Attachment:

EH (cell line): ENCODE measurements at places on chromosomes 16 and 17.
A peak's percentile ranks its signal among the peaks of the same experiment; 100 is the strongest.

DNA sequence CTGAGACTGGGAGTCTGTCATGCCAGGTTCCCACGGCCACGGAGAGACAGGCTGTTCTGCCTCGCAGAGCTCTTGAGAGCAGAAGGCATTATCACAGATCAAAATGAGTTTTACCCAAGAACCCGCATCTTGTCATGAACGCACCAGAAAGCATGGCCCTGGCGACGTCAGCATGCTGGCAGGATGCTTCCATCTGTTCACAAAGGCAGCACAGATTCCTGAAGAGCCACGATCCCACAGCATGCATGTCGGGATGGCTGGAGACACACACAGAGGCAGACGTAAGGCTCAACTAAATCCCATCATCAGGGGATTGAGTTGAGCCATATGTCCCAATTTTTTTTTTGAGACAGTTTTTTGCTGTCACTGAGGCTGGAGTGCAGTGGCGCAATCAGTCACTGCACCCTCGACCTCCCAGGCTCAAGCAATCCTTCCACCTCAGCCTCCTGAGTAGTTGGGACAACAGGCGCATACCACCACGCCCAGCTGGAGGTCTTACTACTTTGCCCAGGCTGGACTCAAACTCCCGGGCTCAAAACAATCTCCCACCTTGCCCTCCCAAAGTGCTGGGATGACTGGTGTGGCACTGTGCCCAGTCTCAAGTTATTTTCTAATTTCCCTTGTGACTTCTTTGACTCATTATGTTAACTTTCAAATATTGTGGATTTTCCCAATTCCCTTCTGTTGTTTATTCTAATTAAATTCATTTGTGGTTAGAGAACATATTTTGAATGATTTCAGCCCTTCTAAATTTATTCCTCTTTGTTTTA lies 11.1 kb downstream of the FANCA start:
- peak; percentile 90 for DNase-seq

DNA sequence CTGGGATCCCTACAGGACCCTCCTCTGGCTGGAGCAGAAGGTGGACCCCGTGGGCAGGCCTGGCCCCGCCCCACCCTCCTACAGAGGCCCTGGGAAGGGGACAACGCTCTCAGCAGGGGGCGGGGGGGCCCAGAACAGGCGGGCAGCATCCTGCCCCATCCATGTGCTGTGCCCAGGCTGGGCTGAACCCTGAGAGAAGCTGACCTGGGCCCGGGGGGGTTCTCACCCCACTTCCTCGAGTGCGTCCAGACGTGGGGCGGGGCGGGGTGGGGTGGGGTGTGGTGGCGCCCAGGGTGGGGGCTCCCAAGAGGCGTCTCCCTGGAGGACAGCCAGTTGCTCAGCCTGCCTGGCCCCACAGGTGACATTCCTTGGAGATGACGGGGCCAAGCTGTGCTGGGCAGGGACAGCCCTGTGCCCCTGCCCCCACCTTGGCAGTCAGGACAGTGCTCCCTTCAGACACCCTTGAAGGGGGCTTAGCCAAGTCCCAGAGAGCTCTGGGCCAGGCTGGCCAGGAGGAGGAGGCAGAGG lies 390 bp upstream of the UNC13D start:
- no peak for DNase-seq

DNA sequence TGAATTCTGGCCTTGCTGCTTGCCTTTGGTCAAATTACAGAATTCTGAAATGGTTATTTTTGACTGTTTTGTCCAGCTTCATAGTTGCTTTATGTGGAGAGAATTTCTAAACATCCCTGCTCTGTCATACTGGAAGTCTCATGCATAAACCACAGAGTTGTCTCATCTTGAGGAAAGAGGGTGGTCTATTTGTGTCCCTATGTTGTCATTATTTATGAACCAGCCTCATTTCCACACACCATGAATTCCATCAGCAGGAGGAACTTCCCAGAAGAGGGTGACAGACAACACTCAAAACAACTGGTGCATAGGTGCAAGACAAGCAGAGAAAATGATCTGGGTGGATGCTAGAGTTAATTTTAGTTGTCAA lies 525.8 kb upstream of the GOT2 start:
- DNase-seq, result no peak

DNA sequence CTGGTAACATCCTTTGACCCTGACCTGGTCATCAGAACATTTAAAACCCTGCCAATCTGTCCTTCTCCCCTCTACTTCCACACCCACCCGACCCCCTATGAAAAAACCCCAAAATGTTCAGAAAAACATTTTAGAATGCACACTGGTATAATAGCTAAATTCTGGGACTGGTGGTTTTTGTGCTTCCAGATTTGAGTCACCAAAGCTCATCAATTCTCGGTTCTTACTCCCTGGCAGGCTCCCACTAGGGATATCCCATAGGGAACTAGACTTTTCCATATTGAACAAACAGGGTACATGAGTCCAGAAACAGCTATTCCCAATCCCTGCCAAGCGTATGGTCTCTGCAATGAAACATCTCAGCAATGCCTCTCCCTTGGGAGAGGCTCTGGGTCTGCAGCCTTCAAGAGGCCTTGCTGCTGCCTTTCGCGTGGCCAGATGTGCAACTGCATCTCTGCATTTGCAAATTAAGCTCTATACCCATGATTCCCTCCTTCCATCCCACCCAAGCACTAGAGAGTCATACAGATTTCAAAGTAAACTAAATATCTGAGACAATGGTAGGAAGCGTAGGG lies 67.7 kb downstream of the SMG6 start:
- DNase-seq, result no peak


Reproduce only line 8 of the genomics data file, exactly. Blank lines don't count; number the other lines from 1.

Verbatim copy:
- DNase-seq, result no peak